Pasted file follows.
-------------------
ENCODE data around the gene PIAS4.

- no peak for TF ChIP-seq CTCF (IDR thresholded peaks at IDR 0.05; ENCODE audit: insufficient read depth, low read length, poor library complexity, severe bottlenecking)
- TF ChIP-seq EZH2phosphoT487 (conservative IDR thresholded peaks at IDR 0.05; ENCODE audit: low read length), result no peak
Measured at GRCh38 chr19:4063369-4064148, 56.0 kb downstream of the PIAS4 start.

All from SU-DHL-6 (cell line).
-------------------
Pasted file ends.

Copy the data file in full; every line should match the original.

ENCODE data around the gene PIAS4.

- no peak for TF ChIP-seq CTCF (IDR thresholded peaks at IDR 0.05; ENCODE audit: insufficient read depth, low read length, poor library complexity, severe bottlenecking)
- TF ChIP-seq EZH2phosphoT487 (conservative IDR thresholded peaks at IDR 0.05; ENCODE audit: low read length), result no peak
Measured at GRCh38 chr19:4063369-4064148, 56.0 kb downstream of the PIAS4 start.

All from SU-DHL-6 (cell line).